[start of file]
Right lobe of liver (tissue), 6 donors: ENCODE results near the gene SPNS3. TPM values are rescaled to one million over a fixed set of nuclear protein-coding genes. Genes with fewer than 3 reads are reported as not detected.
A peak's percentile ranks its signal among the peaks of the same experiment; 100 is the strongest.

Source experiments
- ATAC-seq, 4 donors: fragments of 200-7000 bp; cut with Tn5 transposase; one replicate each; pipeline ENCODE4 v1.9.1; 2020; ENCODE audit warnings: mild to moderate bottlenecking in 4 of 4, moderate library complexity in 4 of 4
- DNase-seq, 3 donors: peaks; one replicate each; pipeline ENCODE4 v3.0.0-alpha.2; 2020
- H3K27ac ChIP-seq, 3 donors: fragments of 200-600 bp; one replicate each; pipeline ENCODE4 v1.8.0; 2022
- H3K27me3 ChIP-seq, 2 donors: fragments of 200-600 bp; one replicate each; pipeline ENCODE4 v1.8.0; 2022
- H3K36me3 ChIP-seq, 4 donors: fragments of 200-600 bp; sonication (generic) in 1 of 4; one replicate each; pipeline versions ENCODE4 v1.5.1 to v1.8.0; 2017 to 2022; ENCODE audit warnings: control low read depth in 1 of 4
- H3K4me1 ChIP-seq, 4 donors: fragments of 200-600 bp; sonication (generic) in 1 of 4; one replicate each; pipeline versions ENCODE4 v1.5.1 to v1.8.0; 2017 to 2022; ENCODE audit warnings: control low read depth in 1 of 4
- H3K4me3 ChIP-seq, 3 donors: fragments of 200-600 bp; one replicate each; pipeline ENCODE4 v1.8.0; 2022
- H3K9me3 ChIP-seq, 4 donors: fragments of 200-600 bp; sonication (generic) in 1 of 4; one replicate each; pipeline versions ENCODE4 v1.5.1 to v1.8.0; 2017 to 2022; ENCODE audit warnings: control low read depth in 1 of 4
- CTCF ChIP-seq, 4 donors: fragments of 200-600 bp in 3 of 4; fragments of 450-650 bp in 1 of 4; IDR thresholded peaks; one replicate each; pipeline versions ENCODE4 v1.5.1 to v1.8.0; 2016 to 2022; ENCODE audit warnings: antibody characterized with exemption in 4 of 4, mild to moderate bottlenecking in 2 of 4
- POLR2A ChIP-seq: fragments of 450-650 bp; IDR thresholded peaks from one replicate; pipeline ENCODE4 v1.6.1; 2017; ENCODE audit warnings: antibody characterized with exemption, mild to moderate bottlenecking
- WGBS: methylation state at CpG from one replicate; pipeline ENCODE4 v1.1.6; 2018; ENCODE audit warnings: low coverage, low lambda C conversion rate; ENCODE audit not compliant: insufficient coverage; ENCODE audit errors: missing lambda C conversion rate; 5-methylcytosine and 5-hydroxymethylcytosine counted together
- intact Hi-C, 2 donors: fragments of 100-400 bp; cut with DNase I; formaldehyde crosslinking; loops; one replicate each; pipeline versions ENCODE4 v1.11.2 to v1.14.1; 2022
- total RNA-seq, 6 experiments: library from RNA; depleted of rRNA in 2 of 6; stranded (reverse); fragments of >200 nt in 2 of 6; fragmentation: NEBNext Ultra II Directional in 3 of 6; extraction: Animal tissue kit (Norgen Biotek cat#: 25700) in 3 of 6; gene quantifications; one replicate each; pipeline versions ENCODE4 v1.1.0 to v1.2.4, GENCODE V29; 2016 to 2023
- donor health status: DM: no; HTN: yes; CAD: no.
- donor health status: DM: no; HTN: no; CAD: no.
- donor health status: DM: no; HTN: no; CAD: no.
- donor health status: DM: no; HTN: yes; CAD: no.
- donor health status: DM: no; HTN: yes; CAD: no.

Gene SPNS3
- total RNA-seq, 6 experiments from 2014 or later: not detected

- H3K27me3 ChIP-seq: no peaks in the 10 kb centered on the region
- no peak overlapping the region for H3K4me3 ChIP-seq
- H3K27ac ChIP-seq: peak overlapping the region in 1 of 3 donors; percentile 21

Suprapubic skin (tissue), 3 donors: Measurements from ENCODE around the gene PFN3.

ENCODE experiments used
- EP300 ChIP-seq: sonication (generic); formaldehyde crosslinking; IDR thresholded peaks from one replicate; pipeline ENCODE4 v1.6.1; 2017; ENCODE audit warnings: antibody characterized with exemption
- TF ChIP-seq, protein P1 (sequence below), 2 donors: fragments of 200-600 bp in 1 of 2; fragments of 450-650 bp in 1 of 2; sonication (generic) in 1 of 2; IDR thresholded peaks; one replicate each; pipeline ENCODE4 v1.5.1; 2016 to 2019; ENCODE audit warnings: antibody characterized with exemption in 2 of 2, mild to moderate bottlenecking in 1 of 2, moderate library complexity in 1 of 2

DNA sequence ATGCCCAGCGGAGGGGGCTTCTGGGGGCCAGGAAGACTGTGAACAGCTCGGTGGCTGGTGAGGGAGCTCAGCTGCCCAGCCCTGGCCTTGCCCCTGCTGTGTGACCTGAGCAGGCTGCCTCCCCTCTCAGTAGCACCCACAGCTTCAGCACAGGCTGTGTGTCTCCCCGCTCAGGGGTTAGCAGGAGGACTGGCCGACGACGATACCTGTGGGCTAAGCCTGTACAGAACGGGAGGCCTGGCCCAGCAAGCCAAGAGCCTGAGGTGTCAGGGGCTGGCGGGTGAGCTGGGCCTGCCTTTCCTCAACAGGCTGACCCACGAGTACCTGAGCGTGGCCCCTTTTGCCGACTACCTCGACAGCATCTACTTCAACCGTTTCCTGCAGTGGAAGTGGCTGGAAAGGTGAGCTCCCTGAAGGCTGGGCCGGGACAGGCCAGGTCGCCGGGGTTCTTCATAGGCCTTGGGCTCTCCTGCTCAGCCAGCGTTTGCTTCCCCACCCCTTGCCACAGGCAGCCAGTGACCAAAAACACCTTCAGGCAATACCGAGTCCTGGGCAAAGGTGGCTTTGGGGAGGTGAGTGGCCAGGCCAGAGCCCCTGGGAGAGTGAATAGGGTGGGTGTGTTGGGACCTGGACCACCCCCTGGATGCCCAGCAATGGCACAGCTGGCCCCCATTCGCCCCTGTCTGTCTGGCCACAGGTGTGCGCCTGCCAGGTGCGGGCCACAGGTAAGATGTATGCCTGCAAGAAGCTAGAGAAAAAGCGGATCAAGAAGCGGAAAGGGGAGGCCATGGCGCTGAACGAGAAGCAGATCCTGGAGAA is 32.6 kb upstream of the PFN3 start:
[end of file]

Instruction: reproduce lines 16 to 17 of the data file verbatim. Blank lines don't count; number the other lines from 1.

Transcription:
- total RNA-seq, 6 experiments: library from RNA; depleted of rRNA in 2 of 6; stranded (reverse); fragments of >200 nt in 2 of 6; fragmentation: NEBNext Ultra II Directional in 3 of 6; extraction: Animal tissue kit (Norgen Biotek cat#: 25700) in 3 of 6; gene quantifications; one replicate each; pipeline versions ENCODE4 v1.1.0 to v1.2.4, GENCODE V29; 2016 to 2023
- donor health status: DM: no; HTN: yes; CAD: no.